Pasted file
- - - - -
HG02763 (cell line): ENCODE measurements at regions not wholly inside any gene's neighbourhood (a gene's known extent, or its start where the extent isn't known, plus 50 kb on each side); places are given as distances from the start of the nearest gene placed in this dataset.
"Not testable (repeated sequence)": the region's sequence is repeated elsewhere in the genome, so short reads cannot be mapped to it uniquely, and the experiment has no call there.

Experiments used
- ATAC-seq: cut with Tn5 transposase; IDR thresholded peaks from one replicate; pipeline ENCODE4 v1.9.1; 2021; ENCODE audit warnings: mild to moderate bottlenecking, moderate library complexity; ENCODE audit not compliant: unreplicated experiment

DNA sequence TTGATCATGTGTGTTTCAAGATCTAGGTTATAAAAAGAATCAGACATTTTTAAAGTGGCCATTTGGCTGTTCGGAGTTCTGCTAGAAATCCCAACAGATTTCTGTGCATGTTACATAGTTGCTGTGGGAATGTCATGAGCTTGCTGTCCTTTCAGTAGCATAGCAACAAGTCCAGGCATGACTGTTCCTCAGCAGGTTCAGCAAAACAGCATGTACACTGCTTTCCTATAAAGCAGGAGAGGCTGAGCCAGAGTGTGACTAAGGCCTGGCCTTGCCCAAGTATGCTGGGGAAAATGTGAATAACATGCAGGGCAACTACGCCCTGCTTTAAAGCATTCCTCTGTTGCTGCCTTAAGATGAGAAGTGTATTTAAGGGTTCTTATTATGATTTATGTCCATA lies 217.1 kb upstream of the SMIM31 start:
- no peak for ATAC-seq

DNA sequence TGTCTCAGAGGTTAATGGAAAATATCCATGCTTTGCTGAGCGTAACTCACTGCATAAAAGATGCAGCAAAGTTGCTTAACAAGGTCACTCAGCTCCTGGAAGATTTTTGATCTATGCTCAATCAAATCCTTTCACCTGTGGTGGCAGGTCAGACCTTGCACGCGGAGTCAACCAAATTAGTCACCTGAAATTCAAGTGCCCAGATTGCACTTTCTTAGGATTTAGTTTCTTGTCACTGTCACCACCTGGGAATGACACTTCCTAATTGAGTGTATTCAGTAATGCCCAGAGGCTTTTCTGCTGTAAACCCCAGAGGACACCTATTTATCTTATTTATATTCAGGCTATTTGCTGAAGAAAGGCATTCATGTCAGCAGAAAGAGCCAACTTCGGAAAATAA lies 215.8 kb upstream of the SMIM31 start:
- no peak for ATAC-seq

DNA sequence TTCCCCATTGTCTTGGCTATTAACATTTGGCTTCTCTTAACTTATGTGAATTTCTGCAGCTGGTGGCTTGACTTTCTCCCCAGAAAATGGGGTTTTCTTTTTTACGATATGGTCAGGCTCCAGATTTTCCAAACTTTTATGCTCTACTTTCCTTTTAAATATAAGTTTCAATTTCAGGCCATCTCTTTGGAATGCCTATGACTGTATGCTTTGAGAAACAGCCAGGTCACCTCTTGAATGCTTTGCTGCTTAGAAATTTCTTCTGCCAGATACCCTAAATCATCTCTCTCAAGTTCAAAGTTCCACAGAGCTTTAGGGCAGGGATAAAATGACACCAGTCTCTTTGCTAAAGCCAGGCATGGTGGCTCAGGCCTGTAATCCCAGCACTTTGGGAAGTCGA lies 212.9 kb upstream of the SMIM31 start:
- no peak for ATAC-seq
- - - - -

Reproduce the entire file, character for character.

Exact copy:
HG02763 (cell line): ENCODE measurements at regions not wholly inside any gene's neighbourhood (a gene's known extent, or its start where the extent isn't known, plus 50 kb on each side); places are given as distances from the start of the nearest gene placed in this dataset.
"Not testable (repeated sequence)": the region's sequence is repeated elsewhere in the genome, so short reads cannot be mapped to it uniquely, and the experiment has no call there.

Experiments used
- ATAC-seq: cut with Tn5 transposase; IDR thresholded peaks from one replicate; pipeline ENCODE4 v1.9.1; 2021; ENCODE audit warnings: mild to moderate bottlenecking, moderate library complexity; ENCODE audit not compliant: unreplicated experiment

DNA sequence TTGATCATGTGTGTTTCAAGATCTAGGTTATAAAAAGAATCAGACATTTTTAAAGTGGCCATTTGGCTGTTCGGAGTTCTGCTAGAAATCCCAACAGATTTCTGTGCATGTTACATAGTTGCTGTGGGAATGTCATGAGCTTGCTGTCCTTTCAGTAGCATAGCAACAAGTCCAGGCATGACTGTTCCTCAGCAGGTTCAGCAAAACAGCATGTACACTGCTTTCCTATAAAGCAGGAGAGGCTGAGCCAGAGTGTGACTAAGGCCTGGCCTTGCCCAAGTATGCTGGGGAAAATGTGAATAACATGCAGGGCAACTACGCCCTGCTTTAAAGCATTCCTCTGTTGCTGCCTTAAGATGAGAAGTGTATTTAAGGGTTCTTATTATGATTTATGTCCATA lies 217.1 kb upstream of the SMIM31 start:
- no peak for ATAC-seq

DNA sequence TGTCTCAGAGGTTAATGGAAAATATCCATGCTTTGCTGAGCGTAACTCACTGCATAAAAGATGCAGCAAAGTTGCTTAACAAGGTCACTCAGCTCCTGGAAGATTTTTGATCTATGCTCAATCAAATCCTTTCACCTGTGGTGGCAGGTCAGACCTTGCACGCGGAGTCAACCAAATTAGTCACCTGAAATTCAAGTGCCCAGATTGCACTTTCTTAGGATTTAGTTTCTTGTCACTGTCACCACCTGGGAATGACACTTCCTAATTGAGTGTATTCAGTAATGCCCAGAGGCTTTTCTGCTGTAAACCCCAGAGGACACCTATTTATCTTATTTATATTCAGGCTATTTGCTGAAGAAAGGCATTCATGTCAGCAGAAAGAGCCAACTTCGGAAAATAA lies 215.8 kb upstream of the SMIM31 start:
- no peak for ATAC-seq

DNA sequence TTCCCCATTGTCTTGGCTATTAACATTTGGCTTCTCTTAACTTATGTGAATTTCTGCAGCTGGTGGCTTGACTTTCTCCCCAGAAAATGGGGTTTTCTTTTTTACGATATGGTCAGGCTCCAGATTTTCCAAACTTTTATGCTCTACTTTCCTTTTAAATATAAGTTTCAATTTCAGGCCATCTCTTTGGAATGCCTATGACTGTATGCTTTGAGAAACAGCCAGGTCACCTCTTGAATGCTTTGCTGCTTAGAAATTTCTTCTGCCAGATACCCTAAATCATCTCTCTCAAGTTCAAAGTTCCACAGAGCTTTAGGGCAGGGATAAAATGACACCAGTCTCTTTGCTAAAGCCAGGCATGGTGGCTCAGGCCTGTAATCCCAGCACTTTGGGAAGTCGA lies 212.9 kb upstream of the SMIM31 start:
- no peak for ATAC-seq